unnamed-23Alana always felt like a misfit, so when she started her own business, she decided to hire people like herself.  Alana’s company sells works of art ranging from paintings to furniture.  Oddballs seem to be more at home in the world of unique “art”.

Alana’s first hire was Suze, a part-time yoga instructor who also designs furniture. Suze’s stuff sells well enough to make up for her shortcomings as an employee. She refuses to answer the phone when trying a new contortionist stretch exercise.  She also hates talking about money to customers.unnamed-21

Trisha wears low-cut, sleeveless shirts to show off her extensive tattoos. Trisha is a painter. She refuses to talk to customers because she believes none of them truly appreciate her artistic vision.

Alana hired Evan and Elsie to actually sell stuff to customers.  Compared to Suze and Trisha they seem almost normal. Evan and Elsie grew up next door to each other in a typical American suburb. They had many youthful adventures, most of which are sealed in their juvenile records.  Evan and Elsie are living proof that screwing up doesn’t prevent gainful employment if you find a sufficiently gullible employer.

unnamed-18They instantly boosted sales due to their smooth handling of customers.  Art wasn’t the only thing they sold at Alana’s shop.  Evan and Elsie had a side business growing high quality marijuana.  To encourage sales, they invited customers to sample the good in the parking lot behind the shop.unnamed-19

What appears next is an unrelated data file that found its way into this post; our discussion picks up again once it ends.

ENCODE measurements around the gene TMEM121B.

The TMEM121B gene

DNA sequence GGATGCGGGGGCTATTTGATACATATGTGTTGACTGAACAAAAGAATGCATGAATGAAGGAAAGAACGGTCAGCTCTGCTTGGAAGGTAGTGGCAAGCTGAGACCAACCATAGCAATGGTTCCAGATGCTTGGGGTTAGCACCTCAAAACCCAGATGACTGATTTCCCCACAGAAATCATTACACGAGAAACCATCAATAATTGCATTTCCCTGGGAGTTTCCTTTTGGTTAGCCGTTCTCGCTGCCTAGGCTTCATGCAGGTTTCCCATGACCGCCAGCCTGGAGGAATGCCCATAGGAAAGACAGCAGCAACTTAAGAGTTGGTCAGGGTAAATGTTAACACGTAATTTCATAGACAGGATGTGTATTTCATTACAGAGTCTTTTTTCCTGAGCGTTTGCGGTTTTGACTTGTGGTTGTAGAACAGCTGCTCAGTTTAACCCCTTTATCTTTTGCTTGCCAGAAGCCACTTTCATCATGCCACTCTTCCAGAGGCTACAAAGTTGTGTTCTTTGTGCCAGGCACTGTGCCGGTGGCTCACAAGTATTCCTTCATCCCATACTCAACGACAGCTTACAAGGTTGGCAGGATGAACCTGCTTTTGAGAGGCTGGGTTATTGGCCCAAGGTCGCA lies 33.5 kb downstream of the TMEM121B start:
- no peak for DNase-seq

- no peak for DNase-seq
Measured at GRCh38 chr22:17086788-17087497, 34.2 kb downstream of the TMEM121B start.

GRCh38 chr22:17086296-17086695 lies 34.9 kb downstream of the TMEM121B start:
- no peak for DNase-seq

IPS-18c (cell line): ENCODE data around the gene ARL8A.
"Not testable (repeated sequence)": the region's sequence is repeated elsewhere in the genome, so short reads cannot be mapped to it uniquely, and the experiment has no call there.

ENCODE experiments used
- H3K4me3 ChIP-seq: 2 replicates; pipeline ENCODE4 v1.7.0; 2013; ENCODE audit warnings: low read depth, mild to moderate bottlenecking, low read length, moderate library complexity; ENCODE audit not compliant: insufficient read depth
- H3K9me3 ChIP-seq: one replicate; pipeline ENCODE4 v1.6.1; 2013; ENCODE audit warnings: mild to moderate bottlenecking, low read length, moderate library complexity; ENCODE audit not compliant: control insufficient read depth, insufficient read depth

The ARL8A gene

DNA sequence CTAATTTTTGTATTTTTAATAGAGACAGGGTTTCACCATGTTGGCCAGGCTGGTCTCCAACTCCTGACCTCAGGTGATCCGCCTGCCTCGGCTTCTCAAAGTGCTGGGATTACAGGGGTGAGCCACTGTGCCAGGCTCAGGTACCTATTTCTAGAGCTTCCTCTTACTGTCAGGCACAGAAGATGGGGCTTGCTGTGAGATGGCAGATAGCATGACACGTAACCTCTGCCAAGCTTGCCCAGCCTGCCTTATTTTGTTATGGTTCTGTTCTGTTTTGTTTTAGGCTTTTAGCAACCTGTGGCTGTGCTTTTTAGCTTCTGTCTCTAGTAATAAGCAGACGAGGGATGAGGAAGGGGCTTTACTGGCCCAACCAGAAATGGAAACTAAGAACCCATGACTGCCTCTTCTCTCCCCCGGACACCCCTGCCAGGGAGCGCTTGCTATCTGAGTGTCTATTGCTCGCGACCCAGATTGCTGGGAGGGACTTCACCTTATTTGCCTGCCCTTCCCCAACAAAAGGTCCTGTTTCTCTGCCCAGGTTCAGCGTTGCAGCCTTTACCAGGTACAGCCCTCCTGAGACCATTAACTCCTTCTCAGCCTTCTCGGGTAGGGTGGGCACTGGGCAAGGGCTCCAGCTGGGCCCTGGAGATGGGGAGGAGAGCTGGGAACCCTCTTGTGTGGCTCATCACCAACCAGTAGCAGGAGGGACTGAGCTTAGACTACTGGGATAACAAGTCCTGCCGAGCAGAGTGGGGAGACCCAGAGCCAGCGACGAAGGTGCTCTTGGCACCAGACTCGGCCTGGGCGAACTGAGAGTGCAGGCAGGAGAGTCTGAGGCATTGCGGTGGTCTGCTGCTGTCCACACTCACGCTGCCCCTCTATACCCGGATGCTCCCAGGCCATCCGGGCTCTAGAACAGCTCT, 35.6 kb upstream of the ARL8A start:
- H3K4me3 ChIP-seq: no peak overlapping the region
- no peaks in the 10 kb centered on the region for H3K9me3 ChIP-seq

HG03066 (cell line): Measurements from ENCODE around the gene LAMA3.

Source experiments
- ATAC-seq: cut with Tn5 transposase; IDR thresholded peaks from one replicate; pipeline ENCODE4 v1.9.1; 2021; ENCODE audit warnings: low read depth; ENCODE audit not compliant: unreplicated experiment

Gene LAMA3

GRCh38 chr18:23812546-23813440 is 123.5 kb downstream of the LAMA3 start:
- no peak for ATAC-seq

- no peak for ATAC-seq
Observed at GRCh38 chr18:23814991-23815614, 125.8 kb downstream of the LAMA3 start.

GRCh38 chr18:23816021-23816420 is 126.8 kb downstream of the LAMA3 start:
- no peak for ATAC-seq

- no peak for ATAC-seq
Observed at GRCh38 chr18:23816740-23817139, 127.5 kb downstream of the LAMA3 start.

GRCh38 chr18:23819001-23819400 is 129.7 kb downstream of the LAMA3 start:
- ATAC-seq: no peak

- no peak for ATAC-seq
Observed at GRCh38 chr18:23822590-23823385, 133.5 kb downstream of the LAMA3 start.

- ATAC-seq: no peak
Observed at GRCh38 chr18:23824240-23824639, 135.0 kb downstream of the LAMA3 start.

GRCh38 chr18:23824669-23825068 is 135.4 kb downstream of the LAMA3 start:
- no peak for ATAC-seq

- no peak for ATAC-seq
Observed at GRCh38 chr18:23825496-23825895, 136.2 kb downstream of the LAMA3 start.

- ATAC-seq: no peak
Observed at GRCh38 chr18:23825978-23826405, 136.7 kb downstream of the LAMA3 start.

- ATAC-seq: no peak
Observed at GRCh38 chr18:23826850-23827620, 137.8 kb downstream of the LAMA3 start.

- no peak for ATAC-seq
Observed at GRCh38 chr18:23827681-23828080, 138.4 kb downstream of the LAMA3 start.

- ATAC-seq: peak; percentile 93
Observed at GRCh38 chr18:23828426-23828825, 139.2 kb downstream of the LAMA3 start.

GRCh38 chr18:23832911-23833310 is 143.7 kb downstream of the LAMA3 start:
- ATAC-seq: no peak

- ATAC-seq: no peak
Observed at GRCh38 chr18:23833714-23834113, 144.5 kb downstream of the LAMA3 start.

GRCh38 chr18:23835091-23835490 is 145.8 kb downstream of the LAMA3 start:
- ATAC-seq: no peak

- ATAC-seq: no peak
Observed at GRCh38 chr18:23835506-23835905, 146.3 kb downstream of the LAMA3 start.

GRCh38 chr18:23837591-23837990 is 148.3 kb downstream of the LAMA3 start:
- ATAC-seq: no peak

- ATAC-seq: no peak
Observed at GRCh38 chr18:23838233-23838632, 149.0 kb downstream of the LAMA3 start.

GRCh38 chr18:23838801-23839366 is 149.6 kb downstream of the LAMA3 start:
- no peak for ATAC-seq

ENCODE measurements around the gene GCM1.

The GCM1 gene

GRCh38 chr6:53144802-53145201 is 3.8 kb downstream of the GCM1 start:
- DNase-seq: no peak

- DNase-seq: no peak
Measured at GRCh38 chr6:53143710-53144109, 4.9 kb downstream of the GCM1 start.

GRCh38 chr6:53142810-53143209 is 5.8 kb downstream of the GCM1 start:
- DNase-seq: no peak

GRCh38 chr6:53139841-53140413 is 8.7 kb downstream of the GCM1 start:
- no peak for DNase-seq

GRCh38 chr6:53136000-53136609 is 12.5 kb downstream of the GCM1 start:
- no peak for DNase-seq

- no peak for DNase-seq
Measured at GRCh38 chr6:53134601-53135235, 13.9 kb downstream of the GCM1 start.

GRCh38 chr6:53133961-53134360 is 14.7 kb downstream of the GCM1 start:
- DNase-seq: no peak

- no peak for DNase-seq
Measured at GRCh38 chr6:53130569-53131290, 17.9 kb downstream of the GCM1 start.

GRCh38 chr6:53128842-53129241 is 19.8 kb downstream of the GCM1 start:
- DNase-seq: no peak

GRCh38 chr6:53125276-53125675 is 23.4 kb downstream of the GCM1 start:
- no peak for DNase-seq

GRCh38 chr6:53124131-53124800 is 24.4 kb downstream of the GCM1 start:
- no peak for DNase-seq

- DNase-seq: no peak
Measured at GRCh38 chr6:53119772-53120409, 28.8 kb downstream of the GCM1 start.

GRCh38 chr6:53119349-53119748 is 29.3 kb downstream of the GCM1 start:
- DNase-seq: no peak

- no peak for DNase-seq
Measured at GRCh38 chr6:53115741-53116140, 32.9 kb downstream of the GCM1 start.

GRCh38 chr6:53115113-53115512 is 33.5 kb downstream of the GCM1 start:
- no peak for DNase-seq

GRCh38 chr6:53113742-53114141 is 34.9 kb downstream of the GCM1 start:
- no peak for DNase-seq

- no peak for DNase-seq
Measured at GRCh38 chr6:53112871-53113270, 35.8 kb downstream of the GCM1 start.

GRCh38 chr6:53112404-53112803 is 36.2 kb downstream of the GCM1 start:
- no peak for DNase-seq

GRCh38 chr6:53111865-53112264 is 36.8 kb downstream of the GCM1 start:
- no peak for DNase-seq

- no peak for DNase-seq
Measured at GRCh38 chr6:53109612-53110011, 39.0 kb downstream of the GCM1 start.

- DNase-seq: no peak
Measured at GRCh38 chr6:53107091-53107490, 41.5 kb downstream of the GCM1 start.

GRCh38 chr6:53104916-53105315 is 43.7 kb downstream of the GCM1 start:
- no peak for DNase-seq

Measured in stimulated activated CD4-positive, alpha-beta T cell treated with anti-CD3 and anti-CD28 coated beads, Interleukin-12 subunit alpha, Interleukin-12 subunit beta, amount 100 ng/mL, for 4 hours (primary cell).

Alana learned of their agricultural adventures when she noticed the parking was full but the store had no customers. She walked to the back of the store, through the storeroom and opened the back door. She almost fainted.

unnamed-22Shrieking like a banshee, she chased off the customers. Then she explained  to Evan and Elsie that de-criminalizing marijuana was not the same thing as legalizing it. She threatened
to fire them if they brought their wares to work again. And that’s when Alana began to think that establishing a few employee standards might be a good idea.

What are Alana’s options?

  1. She can fire the misfits and start over with “normal” people.
  2. She can drink an extra glass, or bottle, of wine and accept that she got the employees that she wished for.
  3. She can create a few basic HR policies on what she expects from her employees during their scheduled work hours.

The above scenario demonstrates what can happen when an employer fails to create realistic expectations for employees. A few basic HR policies can solve that problem.

If your company is struggling with HR issues, Corporate Compliance Risk Advisor can help you create HR policies that are appropriate for your company’s size and then serve as a resource to your staff as the policies are implemented.

 

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It Rhymes With Witch

Another update from the Jungle….